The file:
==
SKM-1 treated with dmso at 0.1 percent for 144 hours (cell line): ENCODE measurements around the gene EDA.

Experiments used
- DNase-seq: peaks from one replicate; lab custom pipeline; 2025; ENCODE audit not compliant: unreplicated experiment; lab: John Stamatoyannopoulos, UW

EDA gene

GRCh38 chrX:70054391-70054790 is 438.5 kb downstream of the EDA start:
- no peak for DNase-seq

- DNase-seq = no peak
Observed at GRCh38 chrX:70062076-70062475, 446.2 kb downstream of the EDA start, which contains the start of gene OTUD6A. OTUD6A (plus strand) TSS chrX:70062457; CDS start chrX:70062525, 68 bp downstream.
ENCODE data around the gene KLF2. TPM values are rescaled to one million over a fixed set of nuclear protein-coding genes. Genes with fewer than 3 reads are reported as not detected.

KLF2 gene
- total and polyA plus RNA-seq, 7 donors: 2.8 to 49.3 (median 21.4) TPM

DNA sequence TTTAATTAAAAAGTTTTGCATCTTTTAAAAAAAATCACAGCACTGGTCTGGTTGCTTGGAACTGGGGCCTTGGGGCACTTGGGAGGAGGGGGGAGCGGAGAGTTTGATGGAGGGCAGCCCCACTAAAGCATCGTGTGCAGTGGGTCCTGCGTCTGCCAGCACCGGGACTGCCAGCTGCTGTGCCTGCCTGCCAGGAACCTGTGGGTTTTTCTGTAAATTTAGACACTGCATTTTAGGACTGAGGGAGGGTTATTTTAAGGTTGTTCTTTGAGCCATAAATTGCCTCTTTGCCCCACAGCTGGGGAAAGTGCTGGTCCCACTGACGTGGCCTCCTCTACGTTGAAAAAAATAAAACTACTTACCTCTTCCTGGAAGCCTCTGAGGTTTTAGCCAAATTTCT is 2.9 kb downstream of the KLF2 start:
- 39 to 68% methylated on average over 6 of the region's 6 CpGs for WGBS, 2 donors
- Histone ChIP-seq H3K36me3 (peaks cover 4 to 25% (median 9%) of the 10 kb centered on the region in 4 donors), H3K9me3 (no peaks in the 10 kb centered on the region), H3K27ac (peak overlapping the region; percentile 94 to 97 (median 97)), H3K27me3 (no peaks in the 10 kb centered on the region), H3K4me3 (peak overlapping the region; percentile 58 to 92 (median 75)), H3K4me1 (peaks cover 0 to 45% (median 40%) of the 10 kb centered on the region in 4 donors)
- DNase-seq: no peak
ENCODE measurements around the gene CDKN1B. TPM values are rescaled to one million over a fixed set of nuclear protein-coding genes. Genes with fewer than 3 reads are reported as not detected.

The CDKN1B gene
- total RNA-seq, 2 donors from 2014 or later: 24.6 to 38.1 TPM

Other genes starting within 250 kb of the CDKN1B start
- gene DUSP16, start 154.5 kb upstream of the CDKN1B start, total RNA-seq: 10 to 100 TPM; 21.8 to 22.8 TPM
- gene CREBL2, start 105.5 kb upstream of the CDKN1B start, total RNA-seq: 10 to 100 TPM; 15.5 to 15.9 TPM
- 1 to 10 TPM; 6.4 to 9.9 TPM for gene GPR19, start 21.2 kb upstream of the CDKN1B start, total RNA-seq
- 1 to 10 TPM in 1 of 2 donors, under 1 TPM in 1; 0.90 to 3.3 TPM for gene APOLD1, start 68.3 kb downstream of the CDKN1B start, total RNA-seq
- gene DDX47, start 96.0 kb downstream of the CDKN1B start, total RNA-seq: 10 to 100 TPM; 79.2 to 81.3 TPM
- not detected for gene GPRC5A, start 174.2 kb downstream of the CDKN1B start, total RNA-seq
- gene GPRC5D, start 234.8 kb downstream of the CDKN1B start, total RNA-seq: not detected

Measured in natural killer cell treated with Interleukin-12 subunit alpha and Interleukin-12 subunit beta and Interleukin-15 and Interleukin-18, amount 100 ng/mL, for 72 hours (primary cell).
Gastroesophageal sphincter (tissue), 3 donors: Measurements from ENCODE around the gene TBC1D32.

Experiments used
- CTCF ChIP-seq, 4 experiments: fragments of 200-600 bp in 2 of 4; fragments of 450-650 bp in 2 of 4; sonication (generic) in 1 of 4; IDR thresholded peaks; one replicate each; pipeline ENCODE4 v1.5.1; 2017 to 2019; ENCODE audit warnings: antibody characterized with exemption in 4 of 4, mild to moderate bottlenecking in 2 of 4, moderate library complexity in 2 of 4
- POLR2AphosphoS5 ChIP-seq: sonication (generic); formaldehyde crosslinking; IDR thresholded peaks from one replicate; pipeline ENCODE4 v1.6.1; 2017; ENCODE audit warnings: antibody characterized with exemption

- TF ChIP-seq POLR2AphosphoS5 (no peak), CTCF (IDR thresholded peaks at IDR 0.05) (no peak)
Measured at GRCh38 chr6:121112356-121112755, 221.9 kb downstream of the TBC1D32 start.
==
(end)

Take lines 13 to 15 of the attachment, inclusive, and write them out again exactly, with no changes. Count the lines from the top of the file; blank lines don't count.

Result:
- 39 to 68% methylated on average over 6 of the region's 6 CpGs for WGBS, 2 donors
- Histone ChIP-seq H3K36me3 (peaks cover 4 to 25% (median 9%) of the 10 kb centered on the region in 4 donors), H3K9me3 (no peaks in the 10 kb centered on the region), H3K27ac (peak overlapping the region; percentile 94 to 97 (median 97)), H3K27me3 (no peaks in the 10 kb centered on the region), H3K4me3 (peak overlapping the region; percentile 58 to 92 (median 75)), H3K4me1 (peaks cover 0 to 45% (median 40%) of the 10 kb centered on the region in 4 donors)
- DNase-seq: no peak